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This is an excerpt from a member-only article. To read the article in its entirety, please login or subscribe.

Options for corpse storage during emergency response

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April 1, 2010

The January earthquake in Haiti ravaged a city and left hundreds of thousands dead and injured, quickly overwhelming healthcare services.

A few weeks later, a power plant explosion rocked Middletown, CT, putting the local hospital into emergency response mode.

Although unrelated, these two disasters nonetheless provide a strong case for planning ahead about how to handle actual or potential mass fatalities.

Joint Commission emergency management standard EM.02.02.11, element of performance (EP) 7, requires hospitals to plan for managing mortuary services during a disaster, particularly should an incident escalate within the community.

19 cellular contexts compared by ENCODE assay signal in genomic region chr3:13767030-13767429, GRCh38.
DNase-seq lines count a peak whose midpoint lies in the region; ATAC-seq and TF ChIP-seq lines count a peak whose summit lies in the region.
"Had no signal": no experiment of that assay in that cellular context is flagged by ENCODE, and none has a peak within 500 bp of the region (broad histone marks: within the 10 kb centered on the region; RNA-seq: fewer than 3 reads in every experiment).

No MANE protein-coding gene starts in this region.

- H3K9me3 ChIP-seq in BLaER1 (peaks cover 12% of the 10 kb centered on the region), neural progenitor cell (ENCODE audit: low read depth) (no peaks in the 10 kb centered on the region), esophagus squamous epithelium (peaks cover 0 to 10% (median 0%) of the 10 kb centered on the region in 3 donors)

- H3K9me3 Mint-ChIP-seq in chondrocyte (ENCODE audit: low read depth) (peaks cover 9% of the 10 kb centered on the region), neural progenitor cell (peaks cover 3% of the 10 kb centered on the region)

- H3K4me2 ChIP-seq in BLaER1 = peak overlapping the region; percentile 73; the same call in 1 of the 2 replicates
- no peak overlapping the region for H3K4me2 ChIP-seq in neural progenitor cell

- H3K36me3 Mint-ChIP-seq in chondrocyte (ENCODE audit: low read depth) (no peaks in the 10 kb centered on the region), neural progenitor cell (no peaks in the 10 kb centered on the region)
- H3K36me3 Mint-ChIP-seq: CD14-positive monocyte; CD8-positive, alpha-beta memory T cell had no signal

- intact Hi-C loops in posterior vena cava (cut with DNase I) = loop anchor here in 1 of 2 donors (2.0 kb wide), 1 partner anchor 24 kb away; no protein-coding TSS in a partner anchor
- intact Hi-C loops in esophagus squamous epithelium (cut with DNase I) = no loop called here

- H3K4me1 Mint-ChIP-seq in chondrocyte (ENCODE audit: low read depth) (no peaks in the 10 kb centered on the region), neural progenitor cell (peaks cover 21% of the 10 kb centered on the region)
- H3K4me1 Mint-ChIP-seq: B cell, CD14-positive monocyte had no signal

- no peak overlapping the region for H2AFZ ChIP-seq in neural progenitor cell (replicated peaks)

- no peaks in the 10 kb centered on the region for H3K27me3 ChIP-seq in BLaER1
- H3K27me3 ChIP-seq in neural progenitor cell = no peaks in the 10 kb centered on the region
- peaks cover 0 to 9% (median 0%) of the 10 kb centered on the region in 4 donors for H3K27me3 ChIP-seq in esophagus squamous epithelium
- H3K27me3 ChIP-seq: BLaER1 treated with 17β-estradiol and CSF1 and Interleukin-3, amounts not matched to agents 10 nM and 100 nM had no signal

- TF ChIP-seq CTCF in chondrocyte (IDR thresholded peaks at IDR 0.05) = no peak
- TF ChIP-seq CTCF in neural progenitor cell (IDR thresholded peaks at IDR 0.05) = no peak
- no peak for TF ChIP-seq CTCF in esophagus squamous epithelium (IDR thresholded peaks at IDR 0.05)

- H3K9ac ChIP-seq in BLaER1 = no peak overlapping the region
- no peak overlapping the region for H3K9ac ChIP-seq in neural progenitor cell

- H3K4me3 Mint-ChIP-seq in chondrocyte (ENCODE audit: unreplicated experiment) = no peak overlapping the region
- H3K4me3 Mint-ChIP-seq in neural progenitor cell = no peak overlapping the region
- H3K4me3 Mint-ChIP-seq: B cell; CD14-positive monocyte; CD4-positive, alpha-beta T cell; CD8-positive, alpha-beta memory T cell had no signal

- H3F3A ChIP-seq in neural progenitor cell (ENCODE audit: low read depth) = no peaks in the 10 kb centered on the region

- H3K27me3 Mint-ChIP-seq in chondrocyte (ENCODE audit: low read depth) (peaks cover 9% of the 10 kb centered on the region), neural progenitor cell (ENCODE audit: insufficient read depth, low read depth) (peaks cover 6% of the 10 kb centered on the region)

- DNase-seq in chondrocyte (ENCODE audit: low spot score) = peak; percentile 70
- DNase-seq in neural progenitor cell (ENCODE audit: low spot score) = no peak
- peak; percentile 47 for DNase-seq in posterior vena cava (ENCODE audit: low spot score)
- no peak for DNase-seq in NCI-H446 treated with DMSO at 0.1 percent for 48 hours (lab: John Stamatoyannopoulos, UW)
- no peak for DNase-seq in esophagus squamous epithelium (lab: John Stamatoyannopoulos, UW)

Although the United States may never see a death toll approaching that from Haiti’s earthquake, even several hundred deaths in a community would overrun most morgues.

Although the United States may never see a death toll approaching that from Haiti’s earthquake, even several hundred deaths in a community would overrun most hospital morgues.



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